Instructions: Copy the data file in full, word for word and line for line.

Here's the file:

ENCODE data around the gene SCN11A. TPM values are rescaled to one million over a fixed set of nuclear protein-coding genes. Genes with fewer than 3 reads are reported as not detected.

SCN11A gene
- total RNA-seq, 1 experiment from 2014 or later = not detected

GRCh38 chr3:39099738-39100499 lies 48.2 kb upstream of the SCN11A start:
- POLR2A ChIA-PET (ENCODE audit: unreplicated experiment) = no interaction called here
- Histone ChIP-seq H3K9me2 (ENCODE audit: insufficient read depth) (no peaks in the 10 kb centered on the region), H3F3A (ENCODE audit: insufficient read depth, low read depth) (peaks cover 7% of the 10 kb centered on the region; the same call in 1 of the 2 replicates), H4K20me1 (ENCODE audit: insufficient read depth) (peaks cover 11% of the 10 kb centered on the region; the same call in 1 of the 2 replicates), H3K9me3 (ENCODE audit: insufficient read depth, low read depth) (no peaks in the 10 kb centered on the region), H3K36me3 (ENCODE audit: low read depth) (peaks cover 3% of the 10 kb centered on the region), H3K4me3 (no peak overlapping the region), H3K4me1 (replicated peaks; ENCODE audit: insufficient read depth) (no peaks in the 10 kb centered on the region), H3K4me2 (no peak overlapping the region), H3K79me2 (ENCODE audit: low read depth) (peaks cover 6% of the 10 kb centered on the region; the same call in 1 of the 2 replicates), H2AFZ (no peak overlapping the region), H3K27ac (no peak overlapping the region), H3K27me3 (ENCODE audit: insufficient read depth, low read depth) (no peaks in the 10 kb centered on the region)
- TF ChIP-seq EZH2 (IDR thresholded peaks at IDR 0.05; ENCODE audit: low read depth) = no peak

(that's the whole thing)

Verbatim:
ENCODE data around the gene SCN11A. TPM values are rescaled to one million over a fixed set of nuclear protein-coding genes. Genes with fewer than 3 reads are reported as not detected.

SCN11A gene
- total RNA-seq, 1 experiment from 2014 or later = not detected

GRCh38 chr3:39099738-39100499 lies 48.2 kb upstream of the SCN11A start:
- POLR2A ChIA-PET (ENCODE audit: unreplicated experiment) = no interaction called here
- Histone ChIP-seq H3K9me2 (ENCODE audit: insufficient read depth) (no peaks in the 10 kb centered on the region), H3F3A (ENCODE audit: insufficient read depth, low read depth) (peaks cover 7% of the 10 kb centered on the region; the same call in 1 of the 2 replicates), H4K20me1 (ENCODE audit: insufficient read depth) (peaks cover 11% of the 10 kb centered on the region; the same call in 1 of the 2 replicates), H3K9me3 (ENCODE audit: insufficient read depth, low read depth) (no peaks in the 10 kb centered on the region), H3K36me3 (ENCODE audit: low read depth) (peaks cover 3% of the 10 kb centered on the region), H3K4me3 (no peak overlapping the region), H3K4me1 (replicated peaks; ENCODE audit: insufficient read depth) (no peaks in the 10 kb centered on the region), H3K4me2 (no peak overlapping the region), H3K79me2 (ENCODE audit: low read depth) (peaks cover 6% of the 10 kb centered on the region; the same call in 1 of the 2 replicates), H2AFZ (no peak overlapping the region), H3K27ac (no peak overlapping the region), H3K27me3 (ENCODE audit: insufficient read depth, low read depth) (no peaks in the 10 kb centered on the region)
- TF ChIP-seq EZH2 (IDR thresholded peaks at IDR 0.05; ENCODE audit: low read depth) = no peak